Fast forward to 1987 . . . Many of these same UW-Madison students had graduated and formed the core of Union Tabernacle Church (UT), located on Badger Road on Madison’s South Side. Alex Gee and David Smith, by then ordained ministers, became UT’s Head Pastor and Associate Pastor respectively. And they had not forgotten the “what if” dream.

The Madsens host a”Magical” Meal

The dreamers continued to share their vision with others outside their circle. In the next few years, seemingly unrelated events converged to provide the catalyst needed to transform “what if” to “we can.”

Christ Presbyterian Church (CPC), a predominantly white congregation, was going through a revision of their mission focus from “only writing checks” to encouraging church members to become personally involved. One outcome of this new activist approach was Project Opportunity. Between 1980 and 1990, Madison’s black population doubled. As a result of Illinois’ policy changes and the closing of the Cabrini Green housing project in Chicago, many African Americans moved to Madison in hopes of making a better life for their families. The rapid influx of newcomers hoping to be assimilated brought some challenges as well, particularly as the new students tried to adjust to Madison’s public schools. Project Opportunity was designed to address this issue by mentoring middle school students and providing them with the help and encouragement needed to get them through high school and into college.

Carrie Barnhart, who worked on Project Opportunity at Marquette Middle School, met Alex’s sister, Lilada Gee, who also worked at the school. She asked Lilada and Alex to be mentors for the program and suggested that they meet CPC Missions Director Norma Madsen, who spearheaded Project Opportunity, and her husband Doug. At the same time, Ron and Roz Greer, who worked with the Madsens in Young Life, urged them to get acquainted with the Gees.

The Madsens felt the Gees’ vision might be relevant to CPC’s ongoing exploration of the question, “Who are we called to be in the world?” To learn more, they invited Alex, along with his wife Jackie, Lilada and her fiancé Duane Lewis, and Ron and Roz Greer to a dinner in their home. Also present were CPC Pastor Craig Barnes and his wife.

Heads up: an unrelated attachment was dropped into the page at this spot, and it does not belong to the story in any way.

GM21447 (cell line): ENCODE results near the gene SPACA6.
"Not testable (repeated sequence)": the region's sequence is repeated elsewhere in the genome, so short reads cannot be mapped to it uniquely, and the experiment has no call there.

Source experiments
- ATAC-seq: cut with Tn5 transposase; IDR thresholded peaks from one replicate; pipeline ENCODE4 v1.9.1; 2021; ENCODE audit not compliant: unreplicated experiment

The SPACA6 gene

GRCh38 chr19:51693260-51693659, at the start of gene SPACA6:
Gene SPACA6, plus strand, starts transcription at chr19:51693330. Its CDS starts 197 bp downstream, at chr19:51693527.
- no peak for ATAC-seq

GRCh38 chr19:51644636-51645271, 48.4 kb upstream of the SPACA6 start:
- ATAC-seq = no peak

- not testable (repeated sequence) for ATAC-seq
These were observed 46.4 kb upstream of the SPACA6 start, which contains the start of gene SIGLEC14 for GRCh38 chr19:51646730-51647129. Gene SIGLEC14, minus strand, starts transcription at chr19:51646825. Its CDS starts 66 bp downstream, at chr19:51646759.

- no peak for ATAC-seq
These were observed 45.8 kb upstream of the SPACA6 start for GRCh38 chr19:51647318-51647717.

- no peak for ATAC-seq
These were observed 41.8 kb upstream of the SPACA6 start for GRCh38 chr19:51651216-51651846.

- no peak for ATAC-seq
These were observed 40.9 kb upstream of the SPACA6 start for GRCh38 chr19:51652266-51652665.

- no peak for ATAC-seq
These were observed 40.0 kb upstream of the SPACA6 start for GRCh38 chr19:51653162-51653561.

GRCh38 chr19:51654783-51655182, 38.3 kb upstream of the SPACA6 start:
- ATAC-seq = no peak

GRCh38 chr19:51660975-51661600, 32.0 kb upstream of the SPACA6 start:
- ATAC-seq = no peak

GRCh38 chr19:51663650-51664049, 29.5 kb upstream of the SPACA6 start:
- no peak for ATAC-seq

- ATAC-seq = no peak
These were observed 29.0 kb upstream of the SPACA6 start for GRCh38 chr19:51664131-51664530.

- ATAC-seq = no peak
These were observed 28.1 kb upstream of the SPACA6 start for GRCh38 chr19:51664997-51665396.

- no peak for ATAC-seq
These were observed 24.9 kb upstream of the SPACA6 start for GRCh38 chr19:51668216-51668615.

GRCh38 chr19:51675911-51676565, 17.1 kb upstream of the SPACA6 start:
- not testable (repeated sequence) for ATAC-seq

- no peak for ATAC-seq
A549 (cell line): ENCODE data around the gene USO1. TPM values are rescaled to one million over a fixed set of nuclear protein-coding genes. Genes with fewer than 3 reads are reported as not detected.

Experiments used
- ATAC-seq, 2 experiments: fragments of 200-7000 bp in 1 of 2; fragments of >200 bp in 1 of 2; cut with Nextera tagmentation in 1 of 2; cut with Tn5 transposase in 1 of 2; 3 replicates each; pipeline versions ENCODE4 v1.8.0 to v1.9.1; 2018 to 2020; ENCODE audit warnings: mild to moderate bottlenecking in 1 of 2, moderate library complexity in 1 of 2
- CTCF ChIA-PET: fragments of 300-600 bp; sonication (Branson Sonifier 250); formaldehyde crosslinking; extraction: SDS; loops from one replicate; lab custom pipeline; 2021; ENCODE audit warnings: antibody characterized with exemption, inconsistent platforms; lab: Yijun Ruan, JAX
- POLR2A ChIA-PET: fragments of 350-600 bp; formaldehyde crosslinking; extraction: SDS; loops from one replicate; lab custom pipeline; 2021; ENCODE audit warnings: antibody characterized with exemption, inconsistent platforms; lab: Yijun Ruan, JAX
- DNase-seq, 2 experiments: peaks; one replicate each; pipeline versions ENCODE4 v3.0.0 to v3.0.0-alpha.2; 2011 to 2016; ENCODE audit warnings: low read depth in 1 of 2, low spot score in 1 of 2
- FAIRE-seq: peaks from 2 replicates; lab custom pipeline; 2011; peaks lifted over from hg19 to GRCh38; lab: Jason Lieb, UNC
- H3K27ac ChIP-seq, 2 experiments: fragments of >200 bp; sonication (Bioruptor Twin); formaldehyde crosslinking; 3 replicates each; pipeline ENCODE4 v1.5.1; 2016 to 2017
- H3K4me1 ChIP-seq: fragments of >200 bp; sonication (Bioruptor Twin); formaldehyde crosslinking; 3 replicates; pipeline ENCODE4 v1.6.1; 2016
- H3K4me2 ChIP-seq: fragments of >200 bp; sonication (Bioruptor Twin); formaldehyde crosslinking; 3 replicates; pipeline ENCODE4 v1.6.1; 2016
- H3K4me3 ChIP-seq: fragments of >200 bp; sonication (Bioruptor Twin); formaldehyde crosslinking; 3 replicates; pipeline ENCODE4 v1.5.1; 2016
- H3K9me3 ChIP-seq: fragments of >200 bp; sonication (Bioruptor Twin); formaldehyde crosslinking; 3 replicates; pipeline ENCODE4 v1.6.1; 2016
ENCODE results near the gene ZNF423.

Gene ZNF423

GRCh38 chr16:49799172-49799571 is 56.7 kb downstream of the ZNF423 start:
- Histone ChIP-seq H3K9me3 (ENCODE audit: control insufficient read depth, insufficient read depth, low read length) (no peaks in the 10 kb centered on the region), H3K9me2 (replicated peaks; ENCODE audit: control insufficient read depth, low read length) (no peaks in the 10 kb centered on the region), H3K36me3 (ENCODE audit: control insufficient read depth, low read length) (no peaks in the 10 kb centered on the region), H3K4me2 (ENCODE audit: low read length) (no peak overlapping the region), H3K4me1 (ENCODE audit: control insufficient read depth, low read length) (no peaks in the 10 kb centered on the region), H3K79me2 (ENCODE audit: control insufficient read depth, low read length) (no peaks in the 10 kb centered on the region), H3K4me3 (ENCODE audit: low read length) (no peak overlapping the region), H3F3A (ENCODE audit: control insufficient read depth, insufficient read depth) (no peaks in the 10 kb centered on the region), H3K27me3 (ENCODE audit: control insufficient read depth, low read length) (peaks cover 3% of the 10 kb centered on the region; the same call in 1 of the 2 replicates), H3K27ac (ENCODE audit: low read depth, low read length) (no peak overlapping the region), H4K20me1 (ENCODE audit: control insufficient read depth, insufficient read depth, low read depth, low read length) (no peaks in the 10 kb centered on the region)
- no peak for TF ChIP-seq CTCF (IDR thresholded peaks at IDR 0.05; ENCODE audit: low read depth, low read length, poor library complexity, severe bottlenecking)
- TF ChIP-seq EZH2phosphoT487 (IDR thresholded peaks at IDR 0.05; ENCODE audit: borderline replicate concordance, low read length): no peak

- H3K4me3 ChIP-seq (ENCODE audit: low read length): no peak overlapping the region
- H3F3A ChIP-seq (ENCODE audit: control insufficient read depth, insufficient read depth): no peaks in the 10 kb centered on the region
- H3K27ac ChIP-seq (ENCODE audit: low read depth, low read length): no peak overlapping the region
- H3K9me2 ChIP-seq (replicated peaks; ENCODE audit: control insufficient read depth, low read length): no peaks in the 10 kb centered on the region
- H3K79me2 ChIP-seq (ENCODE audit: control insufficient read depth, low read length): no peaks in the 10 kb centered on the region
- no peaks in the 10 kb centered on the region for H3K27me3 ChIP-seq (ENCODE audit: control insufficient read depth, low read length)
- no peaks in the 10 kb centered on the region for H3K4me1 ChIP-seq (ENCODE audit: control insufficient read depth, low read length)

The Madsens’ hospitality produced more than a pleasant shared meal; the dinner planted the seeds out of which grew a multi-faceted partnership between the two congregations.”It was a magical evening,” Craig recalls. “Everything connected and we knew the Holy Spirit had showed up, that we had to do something together.”

“I’ve never seen anyone else use hospitality for the Kingdom of God like Norma,” Craig adds. “I can’t overstate how important the Madsens were. They opened their home and kept inviting people over for dinner. They created social opportunities and kept people talking to each other.”

Because many of the students in Project Opportunity were black, there was a need for additional African American mentors who could also serve as positive role models. “We knew we needed to work with an African American church,” Craig recalls. After the Madsens’ dinner, some members of UT became mentors in the CPC-run program. Craig also credits them with helping city schools learn the best ways to assimilate the newcomers. He acknowledges that Project Opportunity was only partially successful for the students, but adds that the mentors from both congregations were dramatically changed by the experience. Collaboration in the program further strengthened ties between CPC and UT.

But the most important and lasting fruit of the Madsens’ first dinner party with UT members was yet to come.